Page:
One Up On Wall Street is one of the best books published on stock market investing and an all-time best seller. The book is filled with witty remarks and is written in an extremely easy-go-hunky manner.
It talks about finding the ten baggers – the stocks that appreciate tenfold from the initial investment, and eventually, a few ten baggers will turn an average stock portfolio into a star performer.
Peter calls out to each investor and puts faith in each individual’s inane ability and knowledge to show the power of common knowledge to predict the stock market to make money in stocks and keep an open mind to new ideas to uncover great investment opportunities. The book is entertaining and informative, and you’ll be compelled to finish the book as soon as possible.
5. A Random Walk Down Wall Street
A Random Walk Down Wall Street is a classic guide that blends history, economics, market theory, and behavioral finance to offer practical and actionable advice for investing and achieving financial freedom.
Malkiel’s central message is abundantly clear – begin a consistent savings plan as early as possible and invest the core of your portfolio in low-cost, broad-based index funds.
The book advises in a lucid way and does a great job of combining the theoretical and the practical of the stock market funds. Malkiel takes the history of Wall Street and casts a speculative eye, in turn, making each and every bubble very insightful.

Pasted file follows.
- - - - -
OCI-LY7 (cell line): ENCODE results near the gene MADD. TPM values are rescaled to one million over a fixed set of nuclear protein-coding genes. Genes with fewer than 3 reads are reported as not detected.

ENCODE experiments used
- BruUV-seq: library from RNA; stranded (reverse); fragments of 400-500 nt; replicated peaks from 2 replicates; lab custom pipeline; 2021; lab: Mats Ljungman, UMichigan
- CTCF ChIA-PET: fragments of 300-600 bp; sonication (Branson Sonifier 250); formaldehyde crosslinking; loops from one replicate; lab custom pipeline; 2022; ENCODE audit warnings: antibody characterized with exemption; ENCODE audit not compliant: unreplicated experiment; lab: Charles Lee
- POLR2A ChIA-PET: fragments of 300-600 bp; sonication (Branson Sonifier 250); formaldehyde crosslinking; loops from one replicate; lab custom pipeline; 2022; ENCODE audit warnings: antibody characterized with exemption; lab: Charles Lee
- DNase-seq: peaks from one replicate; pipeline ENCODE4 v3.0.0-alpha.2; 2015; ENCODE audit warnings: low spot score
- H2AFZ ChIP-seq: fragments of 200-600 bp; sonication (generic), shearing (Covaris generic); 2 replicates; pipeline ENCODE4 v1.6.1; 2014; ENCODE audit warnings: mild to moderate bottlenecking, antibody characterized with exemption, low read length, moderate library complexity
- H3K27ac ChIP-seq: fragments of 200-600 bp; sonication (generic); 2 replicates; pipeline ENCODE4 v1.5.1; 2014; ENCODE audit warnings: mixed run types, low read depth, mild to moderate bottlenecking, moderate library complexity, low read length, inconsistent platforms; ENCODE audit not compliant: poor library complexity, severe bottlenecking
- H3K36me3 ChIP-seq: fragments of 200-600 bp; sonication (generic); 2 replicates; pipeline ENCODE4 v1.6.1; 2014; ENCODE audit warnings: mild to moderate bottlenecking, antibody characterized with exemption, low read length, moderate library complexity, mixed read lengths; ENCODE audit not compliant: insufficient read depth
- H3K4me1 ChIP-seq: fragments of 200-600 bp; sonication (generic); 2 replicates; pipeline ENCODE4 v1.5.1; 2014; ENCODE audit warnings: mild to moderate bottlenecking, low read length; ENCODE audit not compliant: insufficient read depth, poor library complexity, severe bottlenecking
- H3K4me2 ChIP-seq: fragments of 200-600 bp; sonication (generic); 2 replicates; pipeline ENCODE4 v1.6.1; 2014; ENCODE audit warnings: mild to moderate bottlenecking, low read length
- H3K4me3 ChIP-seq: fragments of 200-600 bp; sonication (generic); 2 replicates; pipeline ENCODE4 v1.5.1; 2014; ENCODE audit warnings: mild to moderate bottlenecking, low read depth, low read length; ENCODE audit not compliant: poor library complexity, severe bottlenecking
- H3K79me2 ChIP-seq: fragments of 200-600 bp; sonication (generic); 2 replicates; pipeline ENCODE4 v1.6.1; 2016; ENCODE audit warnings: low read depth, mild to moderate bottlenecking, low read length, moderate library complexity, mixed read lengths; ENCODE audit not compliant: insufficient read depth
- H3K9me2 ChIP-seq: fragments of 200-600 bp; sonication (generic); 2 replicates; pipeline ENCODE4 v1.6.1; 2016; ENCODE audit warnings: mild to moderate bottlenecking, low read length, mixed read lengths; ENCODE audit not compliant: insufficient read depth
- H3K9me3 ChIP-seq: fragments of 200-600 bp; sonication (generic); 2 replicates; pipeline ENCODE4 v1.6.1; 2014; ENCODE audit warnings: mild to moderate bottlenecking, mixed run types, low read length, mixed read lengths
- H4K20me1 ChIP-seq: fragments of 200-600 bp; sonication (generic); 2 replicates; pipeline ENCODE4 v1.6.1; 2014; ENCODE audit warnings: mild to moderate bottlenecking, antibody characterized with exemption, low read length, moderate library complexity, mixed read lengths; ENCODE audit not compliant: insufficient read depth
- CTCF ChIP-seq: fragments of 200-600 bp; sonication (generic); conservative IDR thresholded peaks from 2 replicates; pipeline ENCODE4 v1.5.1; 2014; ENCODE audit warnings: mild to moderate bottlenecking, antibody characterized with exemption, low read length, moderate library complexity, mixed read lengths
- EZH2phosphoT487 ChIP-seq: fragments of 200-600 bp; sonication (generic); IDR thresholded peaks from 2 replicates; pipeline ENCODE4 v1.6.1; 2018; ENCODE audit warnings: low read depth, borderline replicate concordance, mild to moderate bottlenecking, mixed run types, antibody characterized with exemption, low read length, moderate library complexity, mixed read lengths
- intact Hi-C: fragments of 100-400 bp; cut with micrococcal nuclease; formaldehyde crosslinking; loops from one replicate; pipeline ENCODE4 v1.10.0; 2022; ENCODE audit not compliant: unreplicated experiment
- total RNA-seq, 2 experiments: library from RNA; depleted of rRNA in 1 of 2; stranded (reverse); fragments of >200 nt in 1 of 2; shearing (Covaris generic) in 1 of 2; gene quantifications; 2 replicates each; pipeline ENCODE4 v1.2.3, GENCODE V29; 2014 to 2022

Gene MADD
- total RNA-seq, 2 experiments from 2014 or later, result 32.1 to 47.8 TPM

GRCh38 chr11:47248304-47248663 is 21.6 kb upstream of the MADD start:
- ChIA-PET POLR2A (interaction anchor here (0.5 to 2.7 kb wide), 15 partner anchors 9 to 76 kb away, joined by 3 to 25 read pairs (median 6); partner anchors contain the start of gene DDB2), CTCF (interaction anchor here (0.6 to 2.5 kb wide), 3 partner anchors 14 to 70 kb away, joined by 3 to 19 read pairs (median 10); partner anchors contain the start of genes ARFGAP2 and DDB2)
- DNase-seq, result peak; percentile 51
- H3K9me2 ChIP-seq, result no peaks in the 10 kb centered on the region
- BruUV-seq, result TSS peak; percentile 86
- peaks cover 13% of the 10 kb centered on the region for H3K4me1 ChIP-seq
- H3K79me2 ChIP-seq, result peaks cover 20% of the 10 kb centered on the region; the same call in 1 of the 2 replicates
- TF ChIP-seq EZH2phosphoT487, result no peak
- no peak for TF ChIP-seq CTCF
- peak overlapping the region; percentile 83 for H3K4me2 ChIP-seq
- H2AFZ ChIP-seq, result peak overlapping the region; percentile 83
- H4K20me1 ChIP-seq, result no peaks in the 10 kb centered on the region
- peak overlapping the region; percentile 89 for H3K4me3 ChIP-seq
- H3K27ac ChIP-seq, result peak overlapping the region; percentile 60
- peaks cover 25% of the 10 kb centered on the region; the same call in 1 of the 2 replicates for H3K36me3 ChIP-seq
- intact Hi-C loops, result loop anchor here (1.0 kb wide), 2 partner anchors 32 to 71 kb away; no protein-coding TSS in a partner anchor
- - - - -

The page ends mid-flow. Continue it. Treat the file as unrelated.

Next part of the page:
Malkiel’s approach is a mediocre one where he does not bombard the readers with complicated terms to take the reader off guard but is lucid and just about technology to help the seasoned as well as the newbie.
6. How to Make Money in Stocks
A national bestseller, How to Make Money in Stocks is a seven-step guiding reference for minimizing risk and maximizing gains to build a generation of wealth for investors.
The book is a magnum opus and has comprehensive details covered about the stock market. Neil’s CANSLIM strategy that allowed him to turn into a multi-millionaire is a time-proven strategy that demonstrates how the equity (stock) market(s) really works – for the passive, minority, outside investor.